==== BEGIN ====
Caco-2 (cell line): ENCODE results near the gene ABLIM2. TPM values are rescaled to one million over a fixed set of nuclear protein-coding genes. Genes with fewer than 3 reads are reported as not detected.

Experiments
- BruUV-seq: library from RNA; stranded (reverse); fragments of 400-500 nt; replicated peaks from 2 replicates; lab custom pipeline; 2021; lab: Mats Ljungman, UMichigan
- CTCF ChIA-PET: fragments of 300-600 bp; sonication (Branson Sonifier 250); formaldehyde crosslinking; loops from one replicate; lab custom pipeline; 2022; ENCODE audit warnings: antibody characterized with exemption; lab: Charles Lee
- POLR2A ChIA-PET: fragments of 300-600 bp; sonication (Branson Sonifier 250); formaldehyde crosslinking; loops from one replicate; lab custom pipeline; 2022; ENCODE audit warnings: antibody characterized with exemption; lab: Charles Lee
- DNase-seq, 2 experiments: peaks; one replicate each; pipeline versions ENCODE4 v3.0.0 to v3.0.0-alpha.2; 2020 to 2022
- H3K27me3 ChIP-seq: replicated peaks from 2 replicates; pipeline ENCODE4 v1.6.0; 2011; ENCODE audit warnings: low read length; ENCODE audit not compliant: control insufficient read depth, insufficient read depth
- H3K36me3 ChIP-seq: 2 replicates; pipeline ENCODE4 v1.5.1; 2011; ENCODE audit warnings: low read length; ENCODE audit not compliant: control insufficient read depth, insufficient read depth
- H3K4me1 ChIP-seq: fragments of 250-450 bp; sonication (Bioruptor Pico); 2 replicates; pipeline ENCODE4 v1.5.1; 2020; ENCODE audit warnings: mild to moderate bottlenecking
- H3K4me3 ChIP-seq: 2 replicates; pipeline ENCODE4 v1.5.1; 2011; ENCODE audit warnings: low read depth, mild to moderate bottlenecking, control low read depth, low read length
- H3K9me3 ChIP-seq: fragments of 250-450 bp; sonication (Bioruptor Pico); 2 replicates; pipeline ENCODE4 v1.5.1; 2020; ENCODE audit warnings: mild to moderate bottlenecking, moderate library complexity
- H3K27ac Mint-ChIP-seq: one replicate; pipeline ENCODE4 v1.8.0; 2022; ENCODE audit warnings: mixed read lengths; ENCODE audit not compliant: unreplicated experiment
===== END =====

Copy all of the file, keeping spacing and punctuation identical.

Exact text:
Caco-2 (cell line): ENCODE results near the gene ABLIM2. TPM values are rescaled to one million over a fixed set of nuclear protein-coding genes. Genes with fewer than 3 reads are reported as not detected.

Experiments
- BruUV-seq: library from RNA; stranded (reverse); fragments of 400-500 nt; replicated peaks from 2 replicates; lab custom pipeline; 2021; lab: Mats Ljungman, UMichigan
- CTCF ChIA-PET: fragments of 300-600 bp; sonication (Branson Sonifier 250); formaldehyde crosslinking; loops from one replicate; lab custom pipeline; 2022; ENCODE audit warnings: antibody characterized with exemption; lab: Charles Lee
- POLR2A ChIA-PET: fragments of 300-600 bp; sonication (Branson Sonifier 250); formaldehyde crosslinking; loops from one replicate; lab custom pipeline; 2022; ENCODE audit warnings: antibody characterized with exemption; lab: Charles Lee
- DNase-seq, 2 experiments: peaks; one replicate each; pipeline versions ENCODE4 v3.0.0 to v3.0.0-alpha.2; 2020 to 2022
- H3K27me3 ChIP-seq: replicated peaks from 2 replicates; pipeline ENCODE4 v1.6.0; 2011; ENCODE audit warnings: low read length; ENCODE audit not compliant: control insufficient read depth, insufficient read depth
- H3K36me3 ChIP-seq: 2 replicates; pipeline ENCODE4 v1.5.1; 2011; ENCODE audit warnings: low read length; ENCODE audit not compliant: control insufficient read depth, insufficient read depth
- H3K4me1 ChIP-seq: fragments of 250-450 bp; sonication (Bioruptor Pico); 2 replicates; pipeline ENCODE4 v1.5.1; 2020; ENCODE audit warnings: mild to moderate bottlenecking
- H3K4me3 ChIP-seq: 2 replicates; pipeline ENCODE4 v1.5.1; 2011; ENCODE audit warnings: low read depth, mild to moderate bottlenecking, control low read depth, low read length
- H3K9me3 ChIP-seq: fragments of 250-450 bp; sonication (Bioruptor Pico); 2 replicates; pipeline ENCODE4 v1.5.1; 2020; ENCODE audit warnings: mild to moderate bottlenecking, moderate library complexity
- H3K27ac Mint-ChIP-seq: one replicate; pipeline ENCODE4 v1.8.0; 2022; ENCODE audit warnings: mixed read lengths; ENCODE audit not compliant: unreplicated experiment